Professional Liability Insurance
Lawyers – Washington Supreme Court Admission and Practice Rule 26
Washington lawyers are not required to have professional liability insurance coverage. However, they are required to report to the Washington State Bar Association, on a yearly basis, whether they have coverage. They are not required to report the following:
- Who their insurer is, if they have malpractice insurance coverage.
- The limits of their policy.
- The amount of any deductible that the lawyer must pay before the insurance company is obligated to pay a claim.
- Any limitations on or exemptions from coverage. For example, most legal malpractice insurance policies do not cover claims against a lawyer that arise out of illegal conduct by the lawyer.
Not all lawyers maintain professional liability insurance. Some lawyers may make a responsible decision not to maintain insurance because the lawyer is an in-house or government lawyer, or because the lawyer may choose to be financially responsible (self-insured).
The Washington State Bar Association does not independently verify the insurance information provided by lawyers. There is no guarantee that a lawyer has maintained insurance coverage after the report date or will continue to maintain insurance coverage in the future. There is also no guarantee that a lawyer has adequate insurance limits to cover all potential claims or that a particular claim will be covered by the policy. Note that it is also possible that the information displayed was erroneously reported or incorrectly entered in the State Bar's database.
The following is a list of questions that a prospective client might ask before entering into a lawyer-client relationship with a particular lawyer:
- Do you presently maintain professional liability insurance coverage?
- What is the name of your insurer?
- What are the limits of your coverage? Have any of those limits been used in the payment of other claims?
- What is the deductible under your policy?
- Does your policy cover the type of work you are doing for me?
- What is the term of your current coverage?
- Will you advise me if you discontinue your coverage or change your limits?
- Could you provide me with a Certificate of Insurance (evidence from an insurance company that the lawyer is insured)?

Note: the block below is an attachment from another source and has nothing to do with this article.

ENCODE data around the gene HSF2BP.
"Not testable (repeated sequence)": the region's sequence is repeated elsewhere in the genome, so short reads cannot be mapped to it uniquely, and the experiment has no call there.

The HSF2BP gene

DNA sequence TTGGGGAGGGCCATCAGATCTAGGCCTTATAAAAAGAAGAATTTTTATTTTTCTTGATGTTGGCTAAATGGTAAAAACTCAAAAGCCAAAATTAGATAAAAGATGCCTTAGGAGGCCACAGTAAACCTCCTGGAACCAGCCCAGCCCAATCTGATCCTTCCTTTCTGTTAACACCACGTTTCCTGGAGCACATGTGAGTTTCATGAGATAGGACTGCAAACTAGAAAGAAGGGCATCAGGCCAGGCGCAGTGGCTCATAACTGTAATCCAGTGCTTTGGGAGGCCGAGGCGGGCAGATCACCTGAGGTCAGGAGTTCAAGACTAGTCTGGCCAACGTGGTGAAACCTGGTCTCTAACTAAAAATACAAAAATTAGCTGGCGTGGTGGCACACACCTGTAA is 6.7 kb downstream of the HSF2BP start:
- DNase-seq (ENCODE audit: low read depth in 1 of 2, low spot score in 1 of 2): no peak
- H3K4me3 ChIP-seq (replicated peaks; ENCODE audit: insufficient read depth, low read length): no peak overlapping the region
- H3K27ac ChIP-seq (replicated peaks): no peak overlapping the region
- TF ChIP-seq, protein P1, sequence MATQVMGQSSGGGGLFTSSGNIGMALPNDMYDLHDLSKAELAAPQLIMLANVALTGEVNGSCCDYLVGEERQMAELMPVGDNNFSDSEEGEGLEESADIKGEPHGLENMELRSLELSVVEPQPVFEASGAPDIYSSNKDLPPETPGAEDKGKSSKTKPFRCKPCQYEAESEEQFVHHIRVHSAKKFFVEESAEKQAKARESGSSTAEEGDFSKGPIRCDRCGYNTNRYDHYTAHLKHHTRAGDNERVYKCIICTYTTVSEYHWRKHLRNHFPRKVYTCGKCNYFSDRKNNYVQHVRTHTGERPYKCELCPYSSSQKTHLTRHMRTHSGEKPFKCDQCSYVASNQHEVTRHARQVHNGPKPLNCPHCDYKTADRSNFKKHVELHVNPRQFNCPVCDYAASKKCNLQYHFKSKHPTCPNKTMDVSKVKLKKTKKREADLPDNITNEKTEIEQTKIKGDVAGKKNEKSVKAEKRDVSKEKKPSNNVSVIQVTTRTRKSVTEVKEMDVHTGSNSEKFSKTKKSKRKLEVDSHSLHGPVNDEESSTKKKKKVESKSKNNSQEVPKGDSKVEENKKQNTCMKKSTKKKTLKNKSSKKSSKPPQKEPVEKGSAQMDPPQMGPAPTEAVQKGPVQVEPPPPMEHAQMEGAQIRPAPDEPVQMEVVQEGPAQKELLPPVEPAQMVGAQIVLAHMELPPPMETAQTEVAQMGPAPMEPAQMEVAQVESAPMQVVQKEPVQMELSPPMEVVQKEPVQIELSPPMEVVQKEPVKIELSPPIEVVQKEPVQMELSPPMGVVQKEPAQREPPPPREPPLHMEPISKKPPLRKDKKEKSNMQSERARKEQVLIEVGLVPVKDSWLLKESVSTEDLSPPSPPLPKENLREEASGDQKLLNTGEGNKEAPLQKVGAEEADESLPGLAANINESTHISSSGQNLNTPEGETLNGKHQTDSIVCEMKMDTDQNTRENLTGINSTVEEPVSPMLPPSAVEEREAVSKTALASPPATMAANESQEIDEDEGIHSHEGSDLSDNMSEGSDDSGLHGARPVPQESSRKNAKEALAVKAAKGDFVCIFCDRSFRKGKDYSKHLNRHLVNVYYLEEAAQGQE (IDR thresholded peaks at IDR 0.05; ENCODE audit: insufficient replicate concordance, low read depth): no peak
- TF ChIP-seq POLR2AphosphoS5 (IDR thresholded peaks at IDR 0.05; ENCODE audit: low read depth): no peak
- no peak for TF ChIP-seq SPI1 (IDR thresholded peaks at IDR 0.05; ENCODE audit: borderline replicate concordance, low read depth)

Professional liability insurance policies provide insurance coverage for some but not all professional liability (malpractice) claims made against a lawyer. Most professional liability policies are written on a "claims-made" basis. This is different from the usual home-owners or automobile insurance policy. This means that the insurance company providing the insurance has agreed to cover claims that are made against the lawyer during the term of the policy. In other words, the policy that applies to a particular claim is the policy that is in effect at the time the claim is presented to the insurance company with a demand for payment - not the policy in effect when the lawyer's alleged negligence or mistake took place. Malpractice insurance policies typically limit the amount that the insurance company can be required to pay on each claim and the total amount that the insurance company can be required to pay on all claims made against the lawyer during the term (or effective period) of the policy. The maximum amount of coverage provided by a malpractice insurance policy is called the "limits" of the policy.
LLLTs – Washington Supreme Court Admission and Practice Rule 28
Financial Responsibility. Each LLLT shall show proof of ability to respond in damages resulting from his or her acts or omissions in the performance of services permitted under APR 28 by:
- submitting an individual professional liability insurance policy in the amount of at least $100,000 per claim and a $300,000 annual aggregate limit
- submitting a professional liability insurance policy of the employer or the parent company of the employer who has agreed to provide coverage for the LLLT’s ability to respond in damages in the amount of at least $100,000 per claim and a $300,000 annual aggregate limit; or
- submitting proof of indemnification by the LLLT’s government employer.
LPOs - Washington Supreme Court Admission and Practice Rule 12
Financial Responsibility. Each active limited practice officer shall submit to the LP Board proof of ability to respond in damages resulting from his or her acts or omissions in the performance of services permitted under APR 12 in one of the following described manners:
- Submit an individual policy for Errors and Omissions insurance in the amount of at least $100,000;
- Submit an Errors and Omissions policy of the employer or the parent company of the employer who has agreed to provide coverage for the LPO's ability to respond in damages in the amount of at least $100,000;
- Submit the LPO's audited financial statement showing the LPO's net worth to be at least $200,000;
- Submit an audited financial statement of the employer or other surety who agrees to respond in damages for the LPO, indicating net worth of $200,000 per each limited practice officer employee up to and including five, and an additional $100,000 per each limited practice officer employee over five, who may be subject to the jurisdiction of the Limited Practice Board; or
- Submit proof of indemnification by the limited practice officer's government employer.
Each active LPO shall certify annually continued financial responsibility in the form and manner as prescribed by the Bar. Each LPO shall notify the Bar of any cancellation or lapse in coverage. When an LPO is demonstrating financial responsibility by (1) an endorsement on the employer's Errors and Omissions insurance policy or (2) submission on the employer's audited financial statement accompanied by the Certificate of Financial Responsibility, the Bar shall notify the employer when the LPO's status changes from Active to another status or when the LPO is no longer admitted to practice.